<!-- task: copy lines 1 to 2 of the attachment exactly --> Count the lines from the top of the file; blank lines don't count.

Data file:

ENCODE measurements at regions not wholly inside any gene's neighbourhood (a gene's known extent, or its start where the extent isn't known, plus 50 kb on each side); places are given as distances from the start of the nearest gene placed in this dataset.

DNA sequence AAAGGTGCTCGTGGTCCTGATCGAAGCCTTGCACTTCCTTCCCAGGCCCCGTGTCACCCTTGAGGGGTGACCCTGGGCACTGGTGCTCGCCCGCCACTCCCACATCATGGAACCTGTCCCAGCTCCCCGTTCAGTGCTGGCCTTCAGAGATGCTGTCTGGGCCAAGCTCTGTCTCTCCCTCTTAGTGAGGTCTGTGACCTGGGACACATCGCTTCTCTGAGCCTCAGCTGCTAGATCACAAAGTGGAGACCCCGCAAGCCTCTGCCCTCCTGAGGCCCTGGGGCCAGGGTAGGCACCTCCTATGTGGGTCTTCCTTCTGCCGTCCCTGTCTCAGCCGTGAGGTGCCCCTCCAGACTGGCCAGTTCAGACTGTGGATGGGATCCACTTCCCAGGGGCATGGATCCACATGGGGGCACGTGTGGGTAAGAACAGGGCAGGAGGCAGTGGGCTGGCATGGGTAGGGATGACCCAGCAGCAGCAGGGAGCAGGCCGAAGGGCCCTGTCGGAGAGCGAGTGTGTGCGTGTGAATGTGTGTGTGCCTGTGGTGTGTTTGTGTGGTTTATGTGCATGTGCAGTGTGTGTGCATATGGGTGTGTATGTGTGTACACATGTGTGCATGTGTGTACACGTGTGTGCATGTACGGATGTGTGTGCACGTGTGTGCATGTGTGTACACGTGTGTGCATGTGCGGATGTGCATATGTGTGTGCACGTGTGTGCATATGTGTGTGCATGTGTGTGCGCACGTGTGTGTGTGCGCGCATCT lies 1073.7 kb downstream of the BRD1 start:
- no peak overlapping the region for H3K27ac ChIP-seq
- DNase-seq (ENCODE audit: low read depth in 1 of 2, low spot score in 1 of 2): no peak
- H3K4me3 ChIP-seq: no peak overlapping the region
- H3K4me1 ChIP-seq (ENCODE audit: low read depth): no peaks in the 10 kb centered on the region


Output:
ENCODE measurements at regions not wholly inside any gene's neighbourhood (a gene's known extent, or its start where the extent isn't known, plus 50 kb on each side); places are given as distances from the start of the nearest gene placed in this dataset.

DNA sequence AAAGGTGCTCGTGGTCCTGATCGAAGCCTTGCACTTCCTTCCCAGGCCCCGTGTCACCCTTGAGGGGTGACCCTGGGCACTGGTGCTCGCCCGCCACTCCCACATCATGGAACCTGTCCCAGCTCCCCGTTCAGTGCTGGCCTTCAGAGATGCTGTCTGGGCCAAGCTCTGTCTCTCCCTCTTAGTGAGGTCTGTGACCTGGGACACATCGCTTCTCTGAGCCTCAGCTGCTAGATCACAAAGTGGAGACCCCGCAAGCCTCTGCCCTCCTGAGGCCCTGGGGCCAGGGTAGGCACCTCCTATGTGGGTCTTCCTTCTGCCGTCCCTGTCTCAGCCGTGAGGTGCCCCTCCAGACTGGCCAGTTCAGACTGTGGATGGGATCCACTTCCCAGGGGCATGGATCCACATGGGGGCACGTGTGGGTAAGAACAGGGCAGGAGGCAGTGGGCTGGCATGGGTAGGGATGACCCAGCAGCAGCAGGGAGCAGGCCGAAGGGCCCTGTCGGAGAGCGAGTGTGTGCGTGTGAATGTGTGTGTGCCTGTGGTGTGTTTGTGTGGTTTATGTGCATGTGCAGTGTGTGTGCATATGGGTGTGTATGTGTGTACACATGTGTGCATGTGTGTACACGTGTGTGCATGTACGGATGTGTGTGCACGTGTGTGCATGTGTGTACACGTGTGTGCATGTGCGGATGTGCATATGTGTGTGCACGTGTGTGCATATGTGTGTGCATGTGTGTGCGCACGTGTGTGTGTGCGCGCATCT lies 1073.7 kb downstream of the BRD1 start: